As expected, G.I. Joe won a weekend at the box office two weekends ago. Between that and the summer-long success of Transformers: Revenge of the Fallen, people are talking about the power of toy company HASBRO at the box office. But just because the promise of childhood nostalgia has been enough to lure twenty-somethings into the theater, it doesn't necessarily mean they've been leaving happy. Transformers 2 has a dismal 20% rating on Rotten Tomatoes. G.I. Joe is faring only slightly better. And these are just the latest creative disappointments in Hollywood's never-ending quest to bring our most beloved childhood memories to life on the big screen. But whether they're remaking classic family films (Dr. Seuss' How The Grinch Stole Christmas), adapting our favorite children's books (Dr. Seuss' The Cat in the Hat), or attempting to bring our favorite toys to life (see above) they always let us down. Here are a few ways in which they usually fall short:
1. They modernize it: The marketing theory behind movies like G.I. Joe and Transformers is that the studios will be able to attract both the kids looking for a break from their usual diet of the current Nickelodeon cartoons, and the parents who originally played with the toys and watched the cartoons they're based on. It's something new and exciting for the kids, and something old and familiar for the adults. Everybody wins, right? Wrong. Because when it comes to how the film is ultimately going to look and feel, the filmmakers will have to choose between appealing to the kids and appealing to the adults -- and they stand to make more money if they go after the kids. That means modernizing things. It means giving G.I. Joe newfangled weapons and designing Transformer robots that will look impressive to kids who grew up with iPods and Xboxes. It's hard to feel nostalgic toward something you barely recognize.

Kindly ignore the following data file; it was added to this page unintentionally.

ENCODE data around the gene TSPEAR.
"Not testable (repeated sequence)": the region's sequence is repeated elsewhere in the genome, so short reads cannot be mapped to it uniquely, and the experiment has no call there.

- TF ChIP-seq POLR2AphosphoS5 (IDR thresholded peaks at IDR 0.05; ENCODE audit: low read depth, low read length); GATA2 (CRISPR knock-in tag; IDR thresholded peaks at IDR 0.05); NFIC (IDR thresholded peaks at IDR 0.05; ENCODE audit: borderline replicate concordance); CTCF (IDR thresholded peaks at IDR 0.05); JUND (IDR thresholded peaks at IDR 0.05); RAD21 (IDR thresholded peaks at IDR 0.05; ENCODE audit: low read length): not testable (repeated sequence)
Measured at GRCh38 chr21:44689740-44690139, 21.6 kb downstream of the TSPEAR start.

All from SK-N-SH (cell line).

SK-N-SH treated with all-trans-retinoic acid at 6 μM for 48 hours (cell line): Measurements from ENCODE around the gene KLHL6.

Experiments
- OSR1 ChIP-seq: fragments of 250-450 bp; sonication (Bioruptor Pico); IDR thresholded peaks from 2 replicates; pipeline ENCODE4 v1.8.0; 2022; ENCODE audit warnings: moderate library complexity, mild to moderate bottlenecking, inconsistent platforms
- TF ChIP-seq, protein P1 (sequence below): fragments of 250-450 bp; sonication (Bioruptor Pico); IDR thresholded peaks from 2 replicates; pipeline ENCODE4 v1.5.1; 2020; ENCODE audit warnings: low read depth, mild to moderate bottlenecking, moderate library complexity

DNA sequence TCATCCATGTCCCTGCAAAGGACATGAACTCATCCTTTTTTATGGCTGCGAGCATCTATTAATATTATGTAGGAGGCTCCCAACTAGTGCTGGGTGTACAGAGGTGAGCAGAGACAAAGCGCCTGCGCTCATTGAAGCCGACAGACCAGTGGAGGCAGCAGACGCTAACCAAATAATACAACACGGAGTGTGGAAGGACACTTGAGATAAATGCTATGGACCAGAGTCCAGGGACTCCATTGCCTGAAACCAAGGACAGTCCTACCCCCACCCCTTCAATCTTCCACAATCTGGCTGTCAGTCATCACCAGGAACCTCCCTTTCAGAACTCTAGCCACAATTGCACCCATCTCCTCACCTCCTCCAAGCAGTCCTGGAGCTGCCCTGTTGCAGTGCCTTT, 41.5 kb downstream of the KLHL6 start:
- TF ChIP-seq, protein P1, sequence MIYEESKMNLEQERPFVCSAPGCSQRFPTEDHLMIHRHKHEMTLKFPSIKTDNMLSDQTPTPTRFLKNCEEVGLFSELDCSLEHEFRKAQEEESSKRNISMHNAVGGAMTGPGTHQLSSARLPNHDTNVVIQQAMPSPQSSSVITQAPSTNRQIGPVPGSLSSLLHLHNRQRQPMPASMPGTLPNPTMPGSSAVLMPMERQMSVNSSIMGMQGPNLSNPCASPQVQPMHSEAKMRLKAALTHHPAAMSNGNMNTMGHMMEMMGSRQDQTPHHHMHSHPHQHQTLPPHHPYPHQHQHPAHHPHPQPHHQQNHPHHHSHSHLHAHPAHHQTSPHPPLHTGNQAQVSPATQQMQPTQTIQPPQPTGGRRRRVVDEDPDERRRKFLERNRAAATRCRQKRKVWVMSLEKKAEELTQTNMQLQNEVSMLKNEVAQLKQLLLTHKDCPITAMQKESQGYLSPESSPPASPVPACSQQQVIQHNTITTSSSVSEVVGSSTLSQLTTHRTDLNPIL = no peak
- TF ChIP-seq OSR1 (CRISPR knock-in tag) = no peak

2. They prolong the premise: Just because something's popular doesn't mean it's a good idea for a movie. Your average children's picture book doesn't have enough story to fill two hours of film. That's why it was conceived as a 20-page picture book and not a movie. As Jim Carrey and Mike Myers learned with their respective Dr. Seuss movies, failing to live up to the challenge of coming up with filler scenes that are worthy of the iconic source material will weaken your entire film.
3. They waste your imagination: You know how your parents and teachers always preferred that you read a book or go outside and play with your toys rather than watch TV or a movie? That's because your mind is getting more valuable exercise interpreting words and acting things out with dolls and action figures than it gets watching a story unfold on the screen. When you're reading a book, you're picturing your own private Narnia. You're imagining yourself fighting COBRA. And as great as it would be to see a talented filmmaker use their impressive resources to build those worlds for you to view again as an adult, it's just never going to give you as much joy as building it with your own LEGOS did. Instead of relying on Hollywood to re-create your childhood for you, you may be better served to just enjoy observing the childhood of your own kids. Share in their excitement as you both get to discover the classics of tomorrow. And look forward to the day when they'll grow up and start grumbling about Hollywood wrecking their childhood memories, too.